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Alternative Approaches to Educating Medical Informationists

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Title: Alternative Approaches to Educating Medical Informationists
Author(s): Detlefsen, Ellen; Hersh, William; Schardt, Connie M.; Wildemuth, Barbara M.
Subject(s): medical informationists graduate education
Abstract: Because the information world of medical professionals is complex and ever-expanding, a new set of information professionals is needed to serve as a liaison between that world of information and the world of medicine. Davidoff and Florance [1] raised many of these issues when they proposed the concept of the “informationist” – someone who possesses both clinical knowledge and information retrieval skills and expertise. The Institute of Medicine [7] also underscored the need for evidence-based information in the reduction of errors and the delivery of quality care, and identified the need for more training of clinicians in informatics skills and knowledge. Several alternative approaches to educating medical informationists have been proposed and/or field tested. One approach is to train librarians to become informationists. To illustrate this approach, Detlefsen [2] presented a case study of someone with an MLIS degree who uses Vanderbilt’s on-the-job training program to gain additional medical expertise and move into an informationist position in an academic setting. She also encourages medical librarians to consider augmenting their training with a degree or certificate in medical informatics [3]. This is also the approach used at the NIH Library [8]. A second approach is to educate informationists through biomedical informatics programs like the one at the Oregon Health Sciences University [4]. A third approach is the AMIA 10x10 combination of a single course plus a one-day face-to-face session, covering a range of topics in medical informatics and related areas [6]. A fourth approach has been implemented through a dual degree program offered at the University of North Carolina at Chapel Hill (UNC) and Duke University [5]. In this program, medical students from Duke use their third year to complete the master’s degree in information science at UNC. During this roundtable discussion, proponents of these alternative approaches will be available to describe the advantages of the approach with which they’re most familiar, and discuss the strengths and weaknesses of each approach. This roundtable will be of interest to all those involved in medical/health informatics education, or planning related programs. In this informal discussion setting, participants will be able to express their concerns and share their experiences.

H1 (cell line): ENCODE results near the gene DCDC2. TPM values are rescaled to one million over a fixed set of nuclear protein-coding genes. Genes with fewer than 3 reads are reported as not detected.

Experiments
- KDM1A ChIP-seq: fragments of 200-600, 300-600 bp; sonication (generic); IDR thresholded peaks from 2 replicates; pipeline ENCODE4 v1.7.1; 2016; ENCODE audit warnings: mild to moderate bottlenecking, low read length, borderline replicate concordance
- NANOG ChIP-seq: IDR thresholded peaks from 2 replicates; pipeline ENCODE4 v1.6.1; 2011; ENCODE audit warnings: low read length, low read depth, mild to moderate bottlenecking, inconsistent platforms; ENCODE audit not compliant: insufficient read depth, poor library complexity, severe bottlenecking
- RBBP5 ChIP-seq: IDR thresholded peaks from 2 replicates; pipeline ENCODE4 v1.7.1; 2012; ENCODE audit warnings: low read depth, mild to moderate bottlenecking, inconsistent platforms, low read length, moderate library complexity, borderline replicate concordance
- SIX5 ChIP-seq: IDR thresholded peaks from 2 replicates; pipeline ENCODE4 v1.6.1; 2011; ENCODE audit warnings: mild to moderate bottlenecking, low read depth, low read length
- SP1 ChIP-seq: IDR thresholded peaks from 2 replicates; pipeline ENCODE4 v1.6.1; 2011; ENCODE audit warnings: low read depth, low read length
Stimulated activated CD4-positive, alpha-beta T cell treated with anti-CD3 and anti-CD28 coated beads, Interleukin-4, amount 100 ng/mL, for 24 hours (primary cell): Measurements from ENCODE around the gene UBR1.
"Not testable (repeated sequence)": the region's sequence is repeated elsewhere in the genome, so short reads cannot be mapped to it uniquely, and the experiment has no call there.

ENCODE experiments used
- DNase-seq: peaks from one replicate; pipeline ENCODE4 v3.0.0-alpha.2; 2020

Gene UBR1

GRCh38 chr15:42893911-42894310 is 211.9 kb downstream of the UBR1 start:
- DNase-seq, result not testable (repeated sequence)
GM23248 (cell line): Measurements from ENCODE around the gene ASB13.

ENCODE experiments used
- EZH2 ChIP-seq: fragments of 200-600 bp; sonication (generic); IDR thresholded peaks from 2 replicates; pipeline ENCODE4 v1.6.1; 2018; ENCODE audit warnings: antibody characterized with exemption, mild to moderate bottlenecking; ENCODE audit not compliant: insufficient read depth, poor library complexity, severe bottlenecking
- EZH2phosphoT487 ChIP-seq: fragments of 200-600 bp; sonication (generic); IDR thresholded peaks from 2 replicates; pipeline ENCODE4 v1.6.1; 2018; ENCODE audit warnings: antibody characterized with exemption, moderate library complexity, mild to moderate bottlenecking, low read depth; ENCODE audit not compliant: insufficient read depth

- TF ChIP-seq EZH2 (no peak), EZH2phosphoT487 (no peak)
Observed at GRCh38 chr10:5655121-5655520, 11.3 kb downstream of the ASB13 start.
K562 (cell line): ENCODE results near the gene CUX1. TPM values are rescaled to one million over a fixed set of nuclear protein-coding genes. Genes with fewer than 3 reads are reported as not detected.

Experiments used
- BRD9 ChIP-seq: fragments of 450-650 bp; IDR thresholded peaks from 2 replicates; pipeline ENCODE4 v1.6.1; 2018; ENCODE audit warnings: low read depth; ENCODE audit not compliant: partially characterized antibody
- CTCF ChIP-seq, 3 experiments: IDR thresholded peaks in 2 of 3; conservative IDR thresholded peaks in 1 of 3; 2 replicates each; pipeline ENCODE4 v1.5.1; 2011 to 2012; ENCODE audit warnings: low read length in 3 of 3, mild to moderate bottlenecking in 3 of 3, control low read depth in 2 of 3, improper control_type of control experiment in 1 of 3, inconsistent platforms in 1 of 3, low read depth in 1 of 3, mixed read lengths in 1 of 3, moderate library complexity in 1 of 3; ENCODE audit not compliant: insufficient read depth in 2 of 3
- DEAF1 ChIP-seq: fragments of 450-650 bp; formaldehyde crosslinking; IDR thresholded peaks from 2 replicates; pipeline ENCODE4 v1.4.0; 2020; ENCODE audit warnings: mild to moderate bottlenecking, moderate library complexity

Issue Date: 2009-02-08
Genre: Conference Paper / Presentation
Type: Text
Language: English
URI: http://hdl.handle.net/2142/15388
Date Available in IDEALS: 2010-04-12
 

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